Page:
“I’ve been quite involved in the mental health side of jockeys – they are actually on their own a lot of the time. You know, a jockey gets beaten on an odds-on favourite [at an evening meeting], gets in his car, drives two hours home, beating himself up, starving hungry, absolutely knackered, in the dark…”

“Getting a b—-cking from the trainer,” chips in Andrew.

Pressure has always been part of the sport. Andrew talks about Fred Archer, the 19th century champion jockey, who would have ridden at Kingsclere in Victorian times. “He shot himself because of the deprivation of food and the pressure he was putting himself under,” he says. Lester Piggott famously had “a cigar and a cough” for breakfast.

Is cocaine an occupational hazard for jockeys? “It’s not just the racing industry. I think it’s widespread,” Andrew says. “If you’ve got kids the age of 18 or more, there’s every chance they’re going to be offered it or have access to it. But I think with the jockeys, because of the deprivation of fluid intake, it was possibly there as an alternative, to have a good night without waking up and being six pounds heavier in the morning.”

For some, the image of the racing world and the horsey people within it has been shaped by Jilly Cooper’s novel Mount!, in which her hero Rupert Campbell-Black throws everything at trying to produce a champion stallion in flat-racing. So how close is Cooper’s depiction of intense rivalries, big egos and bed-hopping to the reality? “Well it’s not dull by any stretch,” Andrew says. “I think employing 90-odd people, you’re gonna get a lot of happenings here, there and everywhere,” Anna Lisa adds. “But I think the less Andrew knows about it, the better.”

Kingsclere boasts multiple all-weather gallops as well as a four and a half furlong polytrack straight gallop – Alamy

Balding’s uncle is the present Earl of Huntingdon and the family can also be traced back to the Earls of Derby and the Plantagenet Kings. Racing is in his blood. His great grandfather Aubrey Hastings trained three Grand National winners, uncles on both sides of the family were trainers and his father Ian Balding, who was born in America, won the Epsom Derby and France’s prestigious Arc de Triomphe in 1971 with one of the greatest racehorses of all time, Mill Reef. Balding knows the chances of finding another horse like the small but stunningly quick stallion are remote.

“Great horses come around once every 10 years, and a horse like Mill Reef probably once in 50 years. So the idea of lightning striking twice and a Mill Reef landing here again is unlikely, but we’ll keep trying.”

Clare Balding was once an amateur jockey herself. “We’re very close,” Andrew says, “she’ll come down every other weekend when the kids are home. She’ll ring after every big winner.”

The documentary includes a poignant scene of Andrew with their father, now 85, who has dementia but who, when the series was shot, still liked to ride (he is now in a nursing home). When the younger man asks the elder Balding how he’d feel if his son won the Derby with one of his own horses, he replies with a grin, “I would be very surprised,” before adding, “I’d be very proud of you.” Balding has already won two of Britain’s flat-racing classics, the Oaks and the 2000 Guineas (twice), yet Anna Lisa remarks in the series that if her husband doesn’t win a Derby, he’ll die an unhappy man. “I still feel that,” she says.

Has Andrew ever felt in his father’s shadow? “Not especially, I mean, I think he gave Clare and I, through his hard work, a huge start in life.” He also, Anna Lisa points out, handed over his racing licence to his son when he could have continued. “He probably had another five or six years in him training at a high-level, but he didn’t want to compete against me,” Andrew says.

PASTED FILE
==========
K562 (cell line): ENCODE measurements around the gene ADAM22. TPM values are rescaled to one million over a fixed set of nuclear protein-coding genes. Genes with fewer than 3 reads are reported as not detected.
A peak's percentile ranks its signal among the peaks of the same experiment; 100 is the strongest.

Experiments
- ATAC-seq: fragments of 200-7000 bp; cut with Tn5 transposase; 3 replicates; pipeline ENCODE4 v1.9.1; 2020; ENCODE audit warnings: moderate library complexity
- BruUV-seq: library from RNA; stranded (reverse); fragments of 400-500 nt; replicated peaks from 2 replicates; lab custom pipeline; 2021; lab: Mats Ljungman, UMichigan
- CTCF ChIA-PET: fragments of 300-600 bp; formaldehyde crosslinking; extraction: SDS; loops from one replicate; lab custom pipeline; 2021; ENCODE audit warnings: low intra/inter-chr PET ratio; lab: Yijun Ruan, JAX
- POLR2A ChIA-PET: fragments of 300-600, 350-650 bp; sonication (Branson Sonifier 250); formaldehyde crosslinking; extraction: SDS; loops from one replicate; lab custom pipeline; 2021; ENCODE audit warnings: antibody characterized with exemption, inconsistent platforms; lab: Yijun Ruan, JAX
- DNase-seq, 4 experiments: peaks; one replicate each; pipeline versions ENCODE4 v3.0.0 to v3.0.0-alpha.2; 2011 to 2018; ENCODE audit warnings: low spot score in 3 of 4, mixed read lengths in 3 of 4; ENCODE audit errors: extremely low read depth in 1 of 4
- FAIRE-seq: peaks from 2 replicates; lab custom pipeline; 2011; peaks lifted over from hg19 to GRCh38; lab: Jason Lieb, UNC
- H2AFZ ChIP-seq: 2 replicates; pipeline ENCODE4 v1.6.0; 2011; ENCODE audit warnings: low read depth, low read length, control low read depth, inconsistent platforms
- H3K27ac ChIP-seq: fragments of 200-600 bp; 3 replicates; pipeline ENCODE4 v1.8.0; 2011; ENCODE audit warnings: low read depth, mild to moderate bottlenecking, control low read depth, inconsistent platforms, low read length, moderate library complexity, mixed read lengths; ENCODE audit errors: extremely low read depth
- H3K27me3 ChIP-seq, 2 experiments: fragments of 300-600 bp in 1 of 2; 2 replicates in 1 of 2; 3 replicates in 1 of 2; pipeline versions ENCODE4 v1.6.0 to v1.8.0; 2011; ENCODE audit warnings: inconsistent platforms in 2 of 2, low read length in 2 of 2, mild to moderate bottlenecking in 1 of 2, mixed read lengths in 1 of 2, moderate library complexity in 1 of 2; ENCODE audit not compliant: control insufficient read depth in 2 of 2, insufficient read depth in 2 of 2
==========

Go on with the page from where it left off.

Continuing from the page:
Clare Balding interviews her brother Andrew Balding after he won with Born in Bombay in the Britannia Stakes at Royal Ascot – Shutterstock

The dynasty will continue. “We’ve got two boys [Jonno and Toby] who are 17 and 16, and they have got their hearts set on it,” says Anna Lisa. During the lockdown, she admits, homeschooling involved the then 12 and 13 year olds being sent out “to ride five racehorses every day”.

Balding hopes the series will give an inside view of just how many people are involved in the behind-the-scenes part of horse racing, and the many different backgrounds they come from. The individual grooms, from young Frenchwoman Marie to Abdul, from war-torn Sudan, who leaves the yard to search for his younger brother in the refugee camps of Chad, provide fascinating backstories. As for the lobby that suggests horse racing is cruel, Andrew says, “I don’t think it’s any more cruel than riding horses on a busy road, and in fact, [is] probably a lot safer.”

It’s a sport facing significant challenges, though, perhaps obscured by how popular the historic race meetings, such as Royal Ascot (and in jump-racing, Aintree and the Cheltenham Festival) have become on the social calendar. But there is a downward trend in attendances and perhaps a sense that the centre of gravity of the sport is shifting, with domestic racing unable to compete with the huge prize money on offer for races in Dubai, Qatar and Saudi Arabia. In the $20m Saudi Cup, which Andrew and daughter Flora, 13, watch back at home in Hampshire, winning is no longer essential. “We’ve just got to finish in the first 10 to get some good money,” he tells her. Is there a danger that like golf and football, the financial draw will change the sport? “We have owners from Bahrain, Saudi, Qatar, Dubai, and they’re all passionate about it, and have very good understanding and knowledge,” Andrew adds.

But he notes, “the thing is that no matter how much money you have here, unless you bought every single horse, you cannot guarantee success… I think that is what might made Alex Ferguson and Queen Elizabeth interested – the fact that they were competing against other people. That even though you’re the queen of England, it doesn’t mean you’re going to be queen of the racecourse.”

They have to get on. The yard will soon spring back to life after its lunchtime quiet. The Baldings have to make sure they don’t let the sport consume their every waking moment, but they voted for the election by post to save time and haven’t had a chance to watch a second of Wimbledon yet, Andrew says, before adding, “Don’t tell Clare”.

Horsepower will air on BBC Four at 10pm & 11pm, with all episodes available on iPlayer, on Tuesday 9 July. The following two episodes will air on Tuesday 16 July.